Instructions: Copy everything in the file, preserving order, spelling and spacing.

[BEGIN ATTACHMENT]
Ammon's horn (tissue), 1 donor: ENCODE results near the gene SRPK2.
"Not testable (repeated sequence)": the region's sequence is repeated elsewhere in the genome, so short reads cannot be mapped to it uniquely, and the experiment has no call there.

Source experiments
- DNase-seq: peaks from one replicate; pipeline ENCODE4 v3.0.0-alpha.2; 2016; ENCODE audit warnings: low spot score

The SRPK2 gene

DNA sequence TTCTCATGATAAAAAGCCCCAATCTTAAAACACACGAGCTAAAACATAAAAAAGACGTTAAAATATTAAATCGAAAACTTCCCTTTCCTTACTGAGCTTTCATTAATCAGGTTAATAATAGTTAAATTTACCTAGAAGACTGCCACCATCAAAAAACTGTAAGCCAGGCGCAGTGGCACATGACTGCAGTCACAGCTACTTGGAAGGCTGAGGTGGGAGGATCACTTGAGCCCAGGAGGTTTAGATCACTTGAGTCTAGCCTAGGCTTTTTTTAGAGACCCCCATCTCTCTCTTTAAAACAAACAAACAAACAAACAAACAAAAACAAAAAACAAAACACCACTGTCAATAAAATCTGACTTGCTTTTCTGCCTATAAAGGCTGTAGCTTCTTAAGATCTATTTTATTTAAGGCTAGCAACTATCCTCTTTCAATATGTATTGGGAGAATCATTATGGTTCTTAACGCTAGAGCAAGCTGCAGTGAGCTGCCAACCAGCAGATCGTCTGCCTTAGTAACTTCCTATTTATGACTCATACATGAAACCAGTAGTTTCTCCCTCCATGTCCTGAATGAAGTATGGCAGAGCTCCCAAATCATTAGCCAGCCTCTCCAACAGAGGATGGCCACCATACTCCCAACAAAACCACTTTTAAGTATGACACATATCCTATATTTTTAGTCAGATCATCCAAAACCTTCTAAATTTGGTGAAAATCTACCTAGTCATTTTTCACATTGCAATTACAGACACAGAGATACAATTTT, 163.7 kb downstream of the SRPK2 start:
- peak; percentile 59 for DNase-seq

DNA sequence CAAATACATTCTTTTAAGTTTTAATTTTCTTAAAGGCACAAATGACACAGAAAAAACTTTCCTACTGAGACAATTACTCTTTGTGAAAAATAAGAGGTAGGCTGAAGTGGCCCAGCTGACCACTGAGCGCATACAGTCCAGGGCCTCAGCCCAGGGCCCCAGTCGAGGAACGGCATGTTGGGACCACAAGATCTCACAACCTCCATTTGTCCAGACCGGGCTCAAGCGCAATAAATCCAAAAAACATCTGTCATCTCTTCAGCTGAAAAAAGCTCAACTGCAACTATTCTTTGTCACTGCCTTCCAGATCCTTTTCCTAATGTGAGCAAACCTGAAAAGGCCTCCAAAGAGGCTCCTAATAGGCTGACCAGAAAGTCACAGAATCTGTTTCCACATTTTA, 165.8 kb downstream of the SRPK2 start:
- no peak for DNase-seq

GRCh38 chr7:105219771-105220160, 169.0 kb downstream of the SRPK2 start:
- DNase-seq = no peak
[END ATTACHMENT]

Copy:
Ammon's horn (tissue), 1 donor: ENCODE results near the gene SRPK2.
"Not testable (repeated sequence)": the region's sequence is repeated elsewhere in the genome, so short reads cannot be mapped to it uniquely, and the experiment has no call there.

Source experiments
- DNase-seq: peaks from one replicate; pipeline ENCODE4 v3.0.0-alpha.2; 2016; ENCODE audit warnings: low spot score

The SRPK2 gene

DNA sequence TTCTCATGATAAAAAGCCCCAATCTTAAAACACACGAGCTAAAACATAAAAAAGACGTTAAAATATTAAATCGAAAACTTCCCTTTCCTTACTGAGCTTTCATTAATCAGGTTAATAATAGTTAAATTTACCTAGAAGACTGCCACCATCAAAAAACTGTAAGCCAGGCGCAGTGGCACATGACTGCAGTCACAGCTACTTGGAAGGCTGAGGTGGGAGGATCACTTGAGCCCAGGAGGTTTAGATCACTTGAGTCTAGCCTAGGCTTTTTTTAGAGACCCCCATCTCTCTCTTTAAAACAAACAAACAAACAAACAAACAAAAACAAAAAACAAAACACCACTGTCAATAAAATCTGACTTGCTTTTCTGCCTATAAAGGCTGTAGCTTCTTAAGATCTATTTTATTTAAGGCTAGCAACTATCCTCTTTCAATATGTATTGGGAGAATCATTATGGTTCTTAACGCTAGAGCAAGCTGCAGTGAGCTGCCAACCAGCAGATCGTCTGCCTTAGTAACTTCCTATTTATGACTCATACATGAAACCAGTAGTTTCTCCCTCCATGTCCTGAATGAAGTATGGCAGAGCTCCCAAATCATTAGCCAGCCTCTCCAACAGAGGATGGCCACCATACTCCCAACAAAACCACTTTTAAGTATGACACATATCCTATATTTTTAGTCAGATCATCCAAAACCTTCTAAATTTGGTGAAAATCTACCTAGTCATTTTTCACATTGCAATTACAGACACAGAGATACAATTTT, 163.7 kb downstream of the SRPK2 start:
- peak; percentile 59 for DNase-seq

DNA sequence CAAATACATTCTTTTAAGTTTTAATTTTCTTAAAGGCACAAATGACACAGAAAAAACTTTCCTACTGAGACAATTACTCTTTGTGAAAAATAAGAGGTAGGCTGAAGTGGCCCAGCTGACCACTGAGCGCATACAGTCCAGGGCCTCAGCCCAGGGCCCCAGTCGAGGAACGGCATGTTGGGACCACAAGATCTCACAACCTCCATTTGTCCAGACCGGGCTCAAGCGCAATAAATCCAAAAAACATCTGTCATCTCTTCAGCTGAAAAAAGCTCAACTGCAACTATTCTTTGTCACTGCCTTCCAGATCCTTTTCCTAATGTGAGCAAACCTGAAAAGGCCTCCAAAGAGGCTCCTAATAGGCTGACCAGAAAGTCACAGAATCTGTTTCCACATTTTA, 165.8 kb downstream of the SRPK2 start:
- no peak for DNase-seq

GRCh38 chr7:105219771-105220160, 169.0 kb downstream of the SRPK2 start:
- DNase-seq = no peak